Art of Fear: Marnix de Nijs
Marnix de Nijs is a Dutch installation artist. As a pioneer of Dutch media art since the mid-90s, de Nijs makes use of high-concept mechanics, software and ever-evolving technologies to create interactive artworks that play with the viewer’s perception of image, sound and movement.
The following is a transcript of the conversation between Marnix de Nijs and Zane Cerpina in Rotterdam, December 2017.
Zane Cerpina (ZC): What is dangerous art to you?
Marnix de Nijs (MN): Most of my works are about physical participation, direct gut feeling and emotions you get from an interactive work. Fear is one of the very basic feelings I play with. Therefore, I sometimes put the public in a dangerous situation, so they actually experience fear.
Fear is one of the
very basic feelings
I play with
ZC: Are you a dangerous artist?
MN: I made some artworks that are quite dangerous. Especially SPATIAL SOUNDS (100dB at 100km/h) (1) - the big spinning speaker piece, where you would have to control a speaker by moving around it. It's a massive machine equipped with sensors that reacts on you. When it gets a sensory overload, it will start spinning at the top speed of about 100 km/h. It is a big monitor-size speaker, if you stick a hand in front of it, your arm would snap, if you step over the fence, you could possibly die. It is of course clear where you should go and where you should not, but people are always teasing the work. And your perception gets tricked because it is a spinning speaker and it spins at a speed so fast that it generates a Doppler effect. That affects your experience - you cannot locate the speakers anymore. So you see where the speaker is visually, but your ear gets confused and therefore your brain gets f***ed up. You don’t really perceive the exact size of the work anymore.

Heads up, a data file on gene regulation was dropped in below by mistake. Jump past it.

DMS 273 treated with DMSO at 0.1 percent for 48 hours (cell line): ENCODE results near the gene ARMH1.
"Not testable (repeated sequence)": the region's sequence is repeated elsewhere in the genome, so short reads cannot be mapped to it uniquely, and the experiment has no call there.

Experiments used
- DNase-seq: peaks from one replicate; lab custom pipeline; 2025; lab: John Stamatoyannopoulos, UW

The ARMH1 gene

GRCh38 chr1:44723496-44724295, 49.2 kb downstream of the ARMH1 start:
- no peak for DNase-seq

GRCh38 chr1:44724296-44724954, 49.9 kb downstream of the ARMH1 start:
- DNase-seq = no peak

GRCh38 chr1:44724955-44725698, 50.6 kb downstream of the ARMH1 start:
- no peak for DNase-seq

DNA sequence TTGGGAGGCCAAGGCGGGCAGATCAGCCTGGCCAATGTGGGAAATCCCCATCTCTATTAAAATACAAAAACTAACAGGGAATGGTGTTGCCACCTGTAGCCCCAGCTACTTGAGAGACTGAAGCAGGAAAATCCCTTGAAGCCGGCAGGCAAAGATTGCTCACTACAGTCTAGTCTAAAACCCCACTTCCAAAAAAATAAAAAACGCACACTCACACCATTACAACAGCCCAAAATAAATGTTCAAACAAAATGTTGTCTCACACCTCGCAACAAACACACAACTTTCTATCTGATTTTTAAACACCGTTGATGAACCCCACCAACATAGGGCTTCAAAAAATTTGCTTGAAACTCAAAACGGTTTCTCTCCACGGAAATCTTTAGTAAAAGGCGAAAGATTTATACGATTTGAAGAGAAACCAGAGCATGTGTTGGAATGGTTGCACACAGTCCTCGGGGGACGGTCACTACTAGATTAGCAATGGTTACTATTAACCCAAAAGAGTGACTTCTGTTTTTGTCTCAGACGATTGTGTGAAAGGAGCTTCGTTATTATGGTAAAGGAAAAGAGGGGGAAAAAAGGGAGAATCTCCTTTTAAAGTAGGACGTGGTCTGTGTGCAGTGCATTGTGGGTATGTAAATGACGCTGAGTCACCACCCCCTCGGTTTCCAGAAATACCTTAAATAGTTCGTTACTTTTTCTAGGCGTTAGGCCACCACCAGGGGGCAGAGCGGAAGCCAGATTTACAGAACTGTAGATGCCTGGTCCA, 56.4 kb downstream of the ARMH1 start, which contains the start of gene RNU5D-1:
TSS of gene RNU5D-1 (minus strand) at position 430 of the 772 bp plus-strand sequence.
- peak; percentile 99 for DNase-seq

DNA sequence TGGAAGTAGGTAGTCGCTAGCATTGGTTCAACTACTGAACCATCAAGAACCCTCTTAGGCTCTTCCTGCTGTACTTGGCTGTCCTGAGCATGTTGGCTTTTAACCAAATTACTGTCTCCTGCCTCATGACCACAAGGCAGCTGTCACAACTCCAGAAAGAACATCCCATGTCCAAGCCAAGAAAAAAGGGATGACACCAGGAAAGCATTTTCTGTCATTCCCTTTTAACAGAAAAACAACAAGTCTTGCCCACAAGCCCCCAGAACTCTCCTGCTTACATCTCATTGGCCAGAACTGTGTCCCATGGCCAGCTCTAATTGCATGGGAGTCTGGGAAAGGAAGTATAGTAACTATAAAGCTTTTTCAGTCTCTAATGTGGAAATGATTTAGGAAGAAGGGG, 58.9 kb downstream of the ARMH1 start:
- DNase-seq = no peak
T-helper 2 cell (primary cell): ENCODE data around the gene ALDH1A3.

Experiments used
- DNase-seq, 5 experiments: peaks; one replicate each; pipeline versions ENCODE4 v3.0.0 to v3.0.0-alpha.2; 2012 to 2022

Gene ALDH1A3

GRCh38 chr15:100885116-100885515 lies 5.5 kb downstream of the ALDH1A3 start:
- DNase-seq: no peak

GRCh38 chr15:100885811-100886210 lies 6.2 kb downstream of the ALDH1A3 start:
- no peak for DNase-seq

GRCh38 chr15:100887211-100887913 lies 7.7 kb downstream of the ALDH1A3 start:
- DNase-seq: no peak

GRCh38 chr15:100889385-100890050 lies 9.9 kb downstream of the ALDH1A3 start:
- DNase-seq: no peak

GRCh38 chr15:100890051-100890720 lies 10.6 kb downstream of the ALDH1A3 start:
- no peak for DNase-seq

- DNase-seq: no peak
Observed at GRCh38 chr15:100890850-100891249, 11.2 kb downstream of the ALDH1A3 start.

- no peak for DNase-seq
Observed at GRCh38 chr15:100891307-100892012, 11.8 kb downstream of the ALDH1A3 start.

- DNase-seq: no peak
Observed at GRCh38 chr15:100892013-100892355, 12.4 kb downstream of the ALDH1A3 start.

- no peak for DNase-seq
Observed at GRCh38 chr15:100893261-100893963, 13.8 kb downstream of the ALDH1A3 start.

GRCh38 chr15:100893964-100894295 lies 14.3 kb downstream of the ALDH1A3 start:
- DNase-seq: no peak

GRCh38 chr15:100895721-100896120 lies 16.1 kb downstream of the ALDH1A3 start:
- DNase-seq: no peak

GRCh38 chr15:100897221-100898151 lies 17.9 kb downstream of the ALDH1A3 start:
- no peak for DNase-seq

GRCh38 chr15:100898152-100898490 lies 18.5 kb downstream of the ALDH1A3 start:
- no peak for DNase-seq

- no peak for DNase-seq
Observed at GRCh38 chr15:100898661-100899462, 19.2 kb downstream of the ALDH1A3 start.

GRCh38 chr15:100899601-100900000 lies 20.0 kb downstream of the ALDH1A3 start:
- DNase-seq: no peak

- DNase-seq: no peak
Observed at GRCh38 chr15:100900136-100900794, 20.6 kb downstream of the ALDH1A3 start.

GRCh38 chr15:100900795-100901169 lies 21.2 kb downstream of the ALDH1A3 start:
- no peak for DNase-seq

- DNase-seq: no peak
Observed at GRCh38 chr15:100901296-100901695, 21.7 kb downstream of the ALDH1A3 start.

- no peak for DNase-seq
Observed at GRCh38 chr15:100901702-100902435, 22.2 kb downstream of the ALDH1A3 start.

if you step over the fence,
you could possibly die
This work triggers extreme emotions. We had a presentation at Nuite Blanche which is an all night long exhibition in Paris. And then somewhere in the middle of the night drunk people were getting crazy and really tried to challenge the work putting themselves in danger, even stepping over the fence. That was the point where it went a bit too far but then again, I am challenging them a with the work to do so.
ZC: How would you define your artists’ manifesto?
MN: I simply have a taste for extreme works and therefore I also enjoy dangerous works that are physically involving and dangerous. I love big machines and machine violence.
I love big machines
and machine violence
ZC: The physicality is mesmerizing, but why are we so attached to our gadgets?
MN: Technological devices are getting smaller and therefore less physical, I guess it is one of the reasons why my little bit old-school big interfaces are still popular at festivals, because you need something physical at a festival. You cannot organise a festival with only VR glasses and computer screens, you know.
ZC: What are you working on right now?
MN: The works I am doing now are also physically participatory. They involve the body a lot, but it is less about danger as such. It is more about the complexity and stories I can tell with the image.
(1): Spatial Sounds (100dB at 100km/h) is an interactive audio installation by Marnix de Nijs and Edwin van der Heide.